His firing came after accusations that Raucci was involved in a vicious murder that took place more than 20 years ago, Okay Player reported. An HBO documentary called “Storm Over Brooklyn” documented the murder of a Black teenager Yusef Hawkins by a mob of 30 white men and accused Raucci of being one of the 30 men involved.
Although Raucci was acquitted of murder, he was convicted of other charges, including false imprisonment. Many on social media were outraged that he was involved in the once-high-profile crime.
Here’s what you need to know:
Yusef Hawkins’ Murder Sparked Marches in the Street
According to Hip Hop DX, the 16-year-old Hawkins was with three other Black teenagers, all of whom were walking through the predominately Italian-American area of Bensonhurst in Brooklyn. Hawkins, a native of Bentonville, was going to the area because there was a used 1982 Pontiac being sold there for $900. However, the mob misidentified them and believed that they were going to the home of a local girl.
According to All That’s Interesting, the “local girl” was an 18-year-old half-Puerto Rican woman named Gina Feliciano. She had invited Black and Hispanic friends to her birthday and had also “refused to date one of the white men in the mob,” the article states. The article also said that Feliciano told police she had seen the mob gathering outside her home and also recalled one of them show her a gun and tell her, “You better watch yourself with your n***** friends.”
Hip Hop DX reported that as they left a corner shop, Hawkins and his friends were followed by ten white men, some of whom were holding bats. The mob of ten grew to 30, some of whom were yelling racial slurs such as “Let’s club the n*****s.” Hawkin was fatally shot in the chest twice, later dying in the hospital.
Hawkins’ parents, Moses J. Stewart and Diane Hawkins, were devastated. “To see my son’s life wasted because of some indiscriminatory fool with a gun in his hands who saw nothing but a Black man is a very, very vile thing to me,” Stewart said, according to reporting from All That’s Interesting. Hawkins has recently been accepted into a technical high school, had an interest in engineering and enjoyed basketball, according to the “Storm Over Brooklyn” documentary.
Raucci Was Acquitted of Murder, Convicted on Lesser Charges
The case sparked national outrage, with Reverend Al Sharpton, Reverend Jesse Jackson and the Nation of Islam’s Minister Louis Farrakhan paying attention to the case, Okay Player reported. According to a 1989 Washington Post article, those marching in the streets were confronted with racist residents in Bensonhurst. “In one of the ugliest scenes in New York in recent years, several hundred white residents taunted the marchers, shouting “N*****s go home” and waving watermelons,” the article stated.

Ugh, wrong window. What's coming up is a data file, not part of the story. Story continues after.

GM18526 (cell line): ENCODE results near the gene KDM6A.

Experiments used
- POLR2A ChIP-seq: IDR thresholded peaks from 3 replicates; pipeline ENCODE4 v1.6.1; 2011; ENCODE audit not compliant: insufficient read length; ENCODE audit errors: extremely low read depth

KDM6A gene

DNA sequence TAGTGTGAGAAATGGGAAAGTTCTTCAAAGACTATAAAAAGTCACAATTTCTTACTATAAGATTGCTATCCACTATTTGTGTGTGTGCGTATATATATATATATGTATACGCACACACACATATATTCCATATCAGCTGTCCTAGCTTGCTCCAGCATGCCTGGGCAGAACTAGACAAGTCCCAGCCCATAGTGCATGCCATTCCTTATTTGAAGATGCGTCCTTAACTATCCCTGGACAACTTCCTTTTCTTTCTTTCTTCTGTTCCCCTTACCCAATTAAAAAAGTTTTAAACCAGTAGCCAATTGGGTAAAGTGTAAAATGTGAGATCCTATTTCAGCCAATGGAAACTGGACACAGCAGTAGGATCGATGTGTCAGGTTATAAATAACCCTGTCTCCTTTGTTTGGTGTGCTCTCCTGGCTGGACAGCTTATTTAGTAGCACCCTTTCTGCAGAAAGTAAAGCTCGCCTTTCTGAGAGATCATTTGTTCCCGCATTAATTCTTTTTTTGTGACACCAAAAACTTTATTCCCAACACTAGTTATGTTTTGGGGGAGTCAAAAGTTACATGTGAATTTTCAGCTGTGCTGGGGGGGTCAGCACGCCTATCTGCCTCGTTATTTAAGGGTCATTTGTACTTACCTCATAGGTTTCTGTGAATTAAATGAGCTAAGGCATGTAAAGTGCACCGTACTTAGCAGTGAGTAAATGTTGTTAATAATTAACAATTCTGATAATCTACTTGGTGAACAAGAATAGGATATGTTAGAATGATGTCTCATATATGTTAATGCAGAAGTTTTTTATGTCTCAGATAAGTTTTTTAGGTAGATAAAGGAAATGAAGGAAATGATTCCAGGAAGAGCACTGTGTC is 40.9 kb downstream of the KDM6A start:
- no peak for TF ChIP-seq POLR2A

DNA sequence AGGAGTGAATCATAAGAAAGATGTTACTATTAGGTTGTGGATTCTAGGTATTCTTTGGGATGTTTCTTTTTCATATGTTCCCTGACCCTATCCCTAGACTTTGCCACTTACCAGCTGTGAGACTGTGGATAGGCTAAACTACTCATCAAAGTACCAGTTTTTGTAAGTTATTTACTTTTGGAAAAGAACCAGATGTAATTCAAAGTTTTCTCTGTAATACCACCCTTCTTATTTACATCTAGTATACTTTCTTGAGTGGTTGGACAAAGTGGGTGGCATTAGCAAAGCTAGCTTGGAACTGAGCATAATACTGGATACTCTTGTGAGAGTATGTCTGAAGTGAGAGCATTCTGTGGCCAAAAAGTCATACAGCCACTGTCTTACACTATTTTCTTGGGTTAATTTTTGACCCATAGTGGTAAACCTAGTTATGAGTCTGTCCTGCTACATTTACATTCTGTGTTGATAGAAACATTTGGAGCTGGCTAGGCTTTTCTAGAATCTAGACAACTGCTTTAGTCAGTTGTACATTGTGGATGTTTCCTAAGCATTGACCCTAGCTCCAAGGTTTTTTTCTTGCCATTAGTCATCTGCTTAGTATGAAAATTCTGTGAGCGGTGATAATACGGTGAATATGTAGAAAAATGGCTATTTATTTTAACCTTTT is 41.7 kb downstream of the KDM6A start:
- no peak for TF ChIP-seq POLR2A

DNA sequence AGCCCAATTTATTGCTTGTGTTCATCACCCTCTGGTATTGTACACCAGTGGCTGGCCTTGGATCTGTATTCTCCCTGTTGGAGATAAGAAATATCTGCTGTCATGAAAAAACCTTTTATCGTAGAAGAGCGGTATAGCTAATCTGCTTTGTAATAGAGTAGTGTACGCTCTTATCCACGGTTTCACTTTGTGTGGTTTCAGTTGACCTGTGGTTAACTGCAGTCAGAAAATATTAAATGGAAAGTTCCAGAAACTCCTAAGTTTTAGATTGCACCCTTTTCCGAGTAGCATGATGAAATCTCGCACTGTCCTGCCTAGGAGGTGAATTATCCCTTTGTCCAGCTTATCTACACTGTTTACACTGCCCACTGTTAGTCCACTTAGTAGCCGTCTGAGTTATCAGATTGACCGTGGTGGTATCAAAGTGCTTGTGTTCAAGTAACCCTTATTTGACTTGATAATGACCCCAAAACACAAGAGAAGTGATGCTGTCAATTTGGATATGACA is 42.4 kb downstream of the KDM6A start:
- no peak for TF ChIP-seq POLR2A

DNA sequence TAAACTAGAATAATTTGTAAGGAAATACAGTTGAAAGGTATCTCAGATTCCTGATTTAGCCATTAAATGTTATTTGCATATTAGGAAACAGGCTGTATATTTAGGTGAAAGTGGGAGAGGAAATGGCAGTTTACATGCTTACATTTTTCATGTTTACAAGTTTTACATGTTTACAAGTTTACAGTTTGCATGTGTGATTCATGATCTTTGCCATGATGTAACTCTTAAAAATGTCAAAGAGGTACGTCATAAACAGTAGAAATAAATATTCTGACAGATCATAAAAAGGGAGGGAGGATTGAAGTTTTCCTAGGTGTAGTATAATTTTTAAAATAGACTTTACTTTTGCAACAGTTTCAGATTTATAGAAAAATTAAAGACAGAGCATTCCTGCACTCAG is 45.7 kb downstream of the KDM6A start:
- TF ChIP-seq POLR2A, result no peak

Nearly a dozen members of the mob were arrested and accused of taking part of the murder, including Raucci; according to the New York Times, only eight of the 30 young men were actually charged for crimes.
According to a 1991 Buffalo News story, Raucci was acquitted of murder and manslaughter and convicted of three counts of unlawful imprisonment, four counts of menacing and one count of the criminal possession of a weapon.
Only one person, Joseph Fama, was convicted of murder in relation to the incident.
Raucci Worked at Hot 97 and Its Parent Company for Decades
According to a LinkedIn page from a “Paddy Duke” who worked at Hot 97, he worked there as a commercial production director for the station from 2003 to this month, a total of 17 years and eight months. His role there, the description reads, was “recording, editing and (the) production of commercial content.”
Before that, “Duke” worked at Emmis Communications, the owners of Hot 97, from December 1994 up to January 2003; he is listed during those nine years as a producer for the Angie Martinez show and a person who filled in for DJs on vacation. He is also listed as a graduate of New Utrecht High School and Brauch College.
Many on Twitter were outraged that Raucci was accused of being involved in a hate-crime and then went on to have a career at a radio station featuring Hip Hop, a style of music intrinsically tied to Black culture.,
One person expressing his anger tweeted, “Being around doesn’t make you down.”
Another person tweeted, “Y’all literally had one of the guys that killed Yusef Hawkins profiteering off hiphop music @ hot97 all these years? 🤯 wow #paddyduke shame! Thank you @Dallas_Penn for bringing this to light for some of us.”
Many on Social Media Believe Hot 97 Was Aware of the Charges Before 2020
After the firing was announced, Twitter exploded with people outraged by the revelations and questioning whether the station knew about his involvement, given that his charges were public information.
Others were especially skeptical that the documentary is what brought the accusations about Raucci’s involvement to the radio station’s attention.
Another person tweeted, “yo that #PaddyDuke s*** aint no secret. mogs been known that about dude and him workin at #Hot97. a f****** documentary comes out on #Netflix and yall swear yall Sherlock Holmes. Shit like this been happening in hip-hop since the BEGINNING. #JMJ killers took pics at his mural #FOH.”
Moreover, people have noted that Raucci’s firing came on the 31st anniversary of Hawkins’ murder.